24 December 2012

Chisos Trek

After canoeing in the Rio Grande River, our rag-tag group headed into the Chisos Basin to begin our backpacking trip. I did not use my camera much as we headed into the mountains as it was bulky while hiking up the trails, but as always, my binoculars were there and ready to use. The first day was marked by us hiking up to the Boulder Mountain Campground. It was a good hike, and we arrived right at dusk to set up our camp. The next morning, I woke up at four thirty with two of the other guys to head to the top of Emory Peak to watch the sun rise over the Sierra del Carmen. Needless to say, we were not disappointed.

Sunrise from Emory Peak, Texas, over the Sierra del Carmen in Coahuila, Mexico

From here, we hiked back down to rejoin most of the others and reorganize for our push to the Northeast Rim for the next night. The day was as laid back as 13 miles worth of back-country hiking can be. I wandered ahead of the main group with my friend Michael Hilferty as we birded Boot Spring Canyon and beyond. We found a nice mixed flock of Black-crested Titmouse, Bushtit, Hutton's Vireo, and Ruby-crowned Kinglets in the mixed oak woodlands, and we enjoyed flocks of Mexican Jays in the mountains and other interesting birds such as Red-naped Sapsucker. Eventually we arrived at our campground, exhausted and ready to get off our feet for the night.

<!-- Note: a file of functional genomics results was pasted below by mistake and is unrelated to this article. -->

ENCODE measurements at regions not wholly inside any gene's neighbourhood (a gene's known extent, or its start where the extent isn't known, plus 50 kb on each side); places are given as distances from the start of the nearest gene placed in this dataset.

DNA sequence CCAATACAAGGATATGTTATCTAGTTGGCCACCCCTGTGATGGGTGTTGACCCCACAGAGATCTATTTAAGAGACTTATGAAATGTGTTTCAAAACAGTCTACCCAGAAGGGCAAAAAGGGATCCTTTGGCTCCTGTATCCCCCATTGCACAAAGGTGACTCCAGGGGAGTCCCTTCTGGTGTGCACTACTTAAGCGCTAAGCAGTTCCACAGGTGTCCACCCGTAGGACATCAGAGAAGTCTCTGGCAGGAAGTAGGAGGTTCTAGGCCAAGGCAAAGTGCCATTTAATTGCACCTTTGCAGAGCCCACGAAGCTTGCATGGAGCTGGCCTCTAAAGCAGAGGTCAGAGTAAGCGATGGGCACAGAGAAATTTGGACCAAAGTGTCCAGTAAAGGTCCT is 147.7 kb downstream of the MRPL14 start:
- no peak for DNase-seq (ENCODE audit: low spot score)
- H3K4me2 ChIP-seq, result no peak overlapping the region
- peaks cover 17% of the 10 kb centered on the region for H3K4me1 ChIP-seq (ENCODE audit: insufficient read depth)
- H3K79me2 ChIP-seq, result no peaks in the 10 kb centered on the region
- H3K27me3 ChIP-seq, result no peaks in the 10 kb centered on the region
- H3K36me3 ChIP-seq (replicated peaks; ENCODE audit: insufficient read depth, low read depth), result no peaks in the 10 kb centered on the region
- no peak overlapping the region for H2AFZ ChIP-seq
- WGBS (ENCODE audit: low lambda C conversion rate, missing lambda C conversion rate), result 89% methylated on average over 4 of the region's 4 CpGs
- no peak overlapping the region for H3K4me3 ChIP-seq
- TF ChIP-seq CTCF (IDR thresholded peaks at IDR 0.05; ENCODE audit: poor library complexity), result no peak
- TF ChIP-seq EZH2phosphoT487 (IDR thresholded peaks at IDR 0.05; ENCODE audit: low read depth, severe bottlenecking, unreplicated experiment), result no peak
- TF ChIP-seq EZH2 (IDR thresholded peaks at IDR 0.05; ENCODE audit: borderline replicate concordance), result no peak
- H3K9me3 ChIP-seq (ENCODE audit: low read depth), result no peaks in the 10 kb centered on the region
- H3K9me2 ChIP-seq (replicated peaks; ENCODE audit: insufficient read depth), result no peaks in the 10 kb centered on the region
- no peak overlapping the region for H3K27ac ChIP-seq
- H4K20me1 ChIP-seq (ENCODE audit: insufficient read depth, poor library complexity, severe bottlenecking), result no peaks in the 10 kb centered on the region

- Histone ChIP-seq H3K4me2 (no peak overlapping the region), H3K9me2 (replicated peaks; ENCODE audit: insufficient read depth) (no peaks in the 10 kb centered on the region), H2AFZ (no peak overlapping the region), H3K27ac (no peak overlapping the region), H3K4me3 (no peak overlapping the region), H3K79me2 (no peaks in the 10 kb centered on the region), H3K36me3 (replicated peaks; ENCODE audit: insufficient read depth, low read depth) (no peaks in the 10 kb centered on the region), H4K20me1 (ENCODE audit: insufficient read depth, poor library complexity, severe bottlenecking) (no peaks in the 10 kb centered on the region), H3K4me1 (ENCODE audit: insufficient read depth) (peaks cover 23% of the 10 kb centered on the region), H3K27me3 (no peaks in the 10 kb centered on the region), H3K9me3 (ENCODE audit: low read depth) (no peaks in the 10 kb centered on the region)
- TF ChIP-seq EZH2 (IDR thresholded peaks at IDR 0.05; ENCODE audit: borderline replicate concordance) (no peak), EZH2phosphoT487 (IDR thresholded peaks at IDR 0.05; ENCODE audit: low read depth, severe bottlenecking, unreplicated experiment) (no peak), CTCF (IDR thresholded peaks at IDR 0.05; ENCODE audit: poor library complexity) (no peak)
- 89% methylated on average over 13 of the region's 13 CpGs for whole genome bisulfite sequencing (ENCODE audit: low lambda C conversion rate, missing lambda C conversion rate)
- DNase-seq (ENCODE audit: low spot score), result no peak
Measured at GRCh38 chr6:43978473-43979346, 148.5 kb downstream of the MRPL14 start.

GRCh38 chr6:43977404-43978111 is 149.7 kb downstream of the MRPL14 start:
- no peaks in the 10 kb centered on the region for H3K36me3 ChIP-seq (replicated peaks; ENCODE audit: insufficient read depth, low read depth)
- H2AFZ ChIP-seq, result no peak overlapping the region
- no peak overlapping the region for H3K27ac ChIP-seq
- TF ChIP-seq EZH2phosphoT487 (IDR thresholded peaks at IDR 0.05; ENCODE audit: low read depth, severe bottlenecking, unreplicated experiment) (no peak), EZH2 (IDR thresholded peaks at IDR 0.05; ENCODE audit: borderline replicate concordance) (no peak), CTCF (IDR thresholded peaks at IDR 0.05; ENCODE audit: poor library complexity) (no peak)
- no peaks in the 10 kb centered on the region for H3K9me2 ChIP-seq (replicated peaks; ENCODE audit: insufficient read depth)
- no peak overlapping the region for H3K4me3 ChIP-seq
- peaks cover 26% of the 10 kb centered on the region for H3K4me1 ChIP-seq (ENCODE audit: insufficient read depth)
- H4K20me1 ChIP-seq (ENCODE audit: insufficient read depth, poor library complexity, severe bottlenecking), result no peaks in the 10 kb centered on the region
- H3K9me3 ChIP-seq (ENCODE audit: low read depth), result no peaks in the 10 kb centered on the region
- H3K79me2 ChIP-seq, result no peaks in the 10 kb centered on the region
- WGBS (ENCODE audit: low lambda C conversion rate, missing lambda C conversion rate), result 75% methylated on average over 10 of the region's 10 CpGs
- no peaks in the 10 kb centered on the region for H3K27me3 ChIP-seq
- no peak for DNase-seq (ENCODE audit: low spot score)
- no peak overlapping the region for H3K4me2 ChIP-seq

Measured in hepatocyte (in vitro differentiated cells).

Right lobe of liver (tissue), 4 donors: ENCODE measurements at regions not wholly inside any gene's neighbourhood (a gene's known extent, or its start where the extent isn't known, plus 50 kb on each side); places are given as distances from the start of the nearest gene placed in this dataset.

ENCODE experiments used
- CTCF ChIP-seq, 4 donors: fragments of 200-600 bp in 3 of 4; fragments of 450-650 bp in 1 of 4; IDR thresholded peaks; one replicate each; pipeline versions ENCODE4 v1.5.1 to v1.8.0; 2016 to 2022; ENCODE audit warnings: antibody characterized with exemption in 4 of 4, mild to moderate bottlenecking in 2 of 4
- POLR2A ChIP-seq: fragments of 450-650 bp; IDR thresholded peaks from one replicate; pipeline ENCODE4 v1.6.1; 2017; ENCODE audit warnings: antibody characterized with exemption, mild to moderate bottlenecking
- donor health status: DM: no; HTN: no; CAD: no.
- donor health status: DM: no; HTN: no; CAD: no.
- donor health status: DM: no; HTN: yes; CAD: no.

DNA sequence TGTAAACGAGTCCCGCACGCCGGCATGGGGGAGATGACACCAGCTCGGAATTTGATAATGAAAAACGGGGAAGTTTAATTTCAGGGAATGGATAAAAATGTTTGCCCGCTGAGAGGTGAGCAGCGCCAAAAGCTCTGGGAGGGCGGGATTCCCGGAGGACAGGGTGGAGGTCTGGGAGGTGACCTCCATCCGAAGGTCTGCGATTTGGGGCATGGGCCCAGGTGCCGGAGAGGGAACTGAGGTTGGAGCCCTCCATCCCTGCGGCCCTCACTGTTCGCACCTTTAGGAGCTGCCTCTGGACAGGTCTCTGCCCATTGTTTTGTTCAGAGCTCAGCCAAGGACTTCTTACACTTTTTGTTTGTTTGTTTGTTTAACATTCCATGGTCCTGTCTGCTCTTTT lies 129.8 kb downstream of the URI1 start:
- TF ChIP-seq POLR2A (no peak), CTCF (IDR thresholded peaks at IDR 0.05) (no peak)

The next day was the monotony and consistency of hiking. The beauty of the mountains was slowly replaced by the pain in right foot. Black-crested Titmice and Spotted Towhees could not distract me as I plodded along slowly down the mountain, eventually finding myself between the two main groups of hikers alone in the mountains. By the time I reached the bottom of the mountain, my right heel was bleeding, and I had agreed to never wear these boots again.

As we sat in the parking lot preparing to leave, a lone Cedar Waxwing frolicked between the yuccas being pursued by a Northern Mockingbird as Canyon Towhees and Cactus Wrens foraged under cars.

In all, it was an amazing trip, and it marked the halfway point in our journey. As we reorganized at the van, we put the Big Bend map away and focused on our next target of the trip, the imposing Guadalupe Mountains National Park on the border with New Mexico.

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